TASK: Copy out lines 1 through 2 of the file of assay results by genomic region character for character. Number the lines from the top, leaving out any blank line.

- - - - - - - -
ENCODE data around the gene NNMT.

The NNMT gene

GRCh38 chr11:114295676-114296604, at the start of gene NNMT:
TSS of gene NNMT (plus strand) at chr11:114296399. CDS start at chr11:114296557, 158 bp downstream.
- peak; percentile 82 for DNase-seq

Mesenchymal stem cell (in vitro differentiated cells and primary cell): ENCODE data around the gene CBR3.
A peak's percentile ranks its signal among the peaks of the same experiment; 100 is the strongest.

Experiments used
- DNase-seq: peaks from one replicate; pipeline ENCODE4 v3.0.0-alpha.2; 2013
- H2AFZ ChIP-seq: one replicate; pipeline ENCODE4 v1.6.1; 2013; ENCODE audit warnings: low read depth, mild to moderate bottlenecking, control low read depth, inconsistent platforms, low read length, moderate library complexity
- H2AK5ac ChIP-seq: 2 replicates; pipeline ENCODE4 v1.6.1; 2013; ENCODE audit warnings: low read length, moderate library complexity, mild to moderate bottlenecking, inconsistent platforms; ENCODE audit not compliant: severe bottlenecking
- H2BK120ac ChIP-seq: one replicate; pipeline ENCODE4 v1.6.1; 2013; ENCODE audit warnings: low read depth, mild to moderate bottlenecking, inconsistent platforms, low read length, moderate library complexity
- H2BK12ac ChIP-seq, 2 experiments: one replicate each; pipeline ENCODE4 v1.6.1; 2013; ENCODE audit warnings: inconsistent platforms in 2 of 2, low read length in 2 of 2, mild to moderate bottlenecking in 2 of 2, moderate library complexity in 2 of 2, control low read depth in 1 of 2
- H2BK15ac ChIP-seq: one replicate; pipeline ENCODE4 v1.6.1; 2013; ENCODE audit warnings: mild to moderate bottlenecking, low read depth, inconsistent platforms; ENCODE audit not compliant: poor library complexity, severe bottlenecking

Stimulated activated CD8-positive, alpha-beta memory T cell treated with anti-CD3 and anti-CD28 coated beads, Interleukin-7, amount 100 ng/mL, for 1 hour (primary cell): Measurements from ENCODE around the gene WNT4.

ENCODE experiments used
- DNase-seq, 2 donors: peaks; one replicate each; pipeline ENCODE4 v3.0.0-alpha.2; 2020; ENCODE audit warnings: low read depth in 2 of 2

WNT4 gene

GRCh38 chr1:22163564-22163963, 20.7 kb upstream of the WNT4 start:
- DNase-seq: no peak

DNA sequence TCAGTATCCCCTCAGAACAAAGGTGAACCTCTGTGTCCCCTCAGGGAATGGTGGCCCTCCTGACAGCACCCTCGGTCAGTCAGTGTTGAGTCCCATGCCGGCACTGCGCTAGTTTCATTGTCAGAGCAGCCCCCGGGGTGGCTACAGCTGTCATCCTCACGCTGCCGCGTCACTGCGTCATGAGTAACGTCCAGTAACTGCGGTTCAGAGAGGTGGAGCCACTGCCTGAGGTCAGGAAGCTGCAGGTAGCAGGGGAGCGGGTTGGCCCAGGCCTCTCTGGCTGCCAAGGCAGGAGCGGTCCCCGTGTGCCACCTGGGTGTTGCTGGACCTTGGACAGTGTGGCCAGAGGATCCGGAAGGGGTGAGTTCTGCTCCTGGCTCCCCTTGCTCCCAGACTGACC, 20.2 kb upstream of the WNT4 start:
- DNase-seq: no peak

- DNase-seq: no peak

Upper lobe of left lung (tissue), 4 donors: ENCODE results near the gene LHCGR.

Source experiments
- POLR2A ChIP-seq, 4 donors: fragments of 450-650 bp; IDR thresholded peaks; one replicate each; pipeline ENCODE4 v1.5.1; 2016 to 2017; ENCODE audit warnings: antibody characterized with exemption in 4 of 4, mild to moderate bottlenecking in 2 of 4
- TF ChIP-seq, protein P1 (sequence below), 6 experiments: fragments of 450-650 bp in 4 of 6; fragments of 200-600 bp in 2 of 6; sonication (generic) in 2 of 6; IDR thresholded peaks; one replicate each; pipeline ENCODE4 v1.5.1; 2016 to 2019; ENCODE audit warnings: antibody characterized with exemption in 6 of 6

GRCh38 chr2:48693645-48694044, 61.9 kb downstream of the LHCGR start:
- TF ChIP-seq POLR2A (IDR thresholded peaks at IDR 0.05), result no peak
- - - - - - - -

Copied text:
ENCODE data around the gene NNMT.

The NNMT gene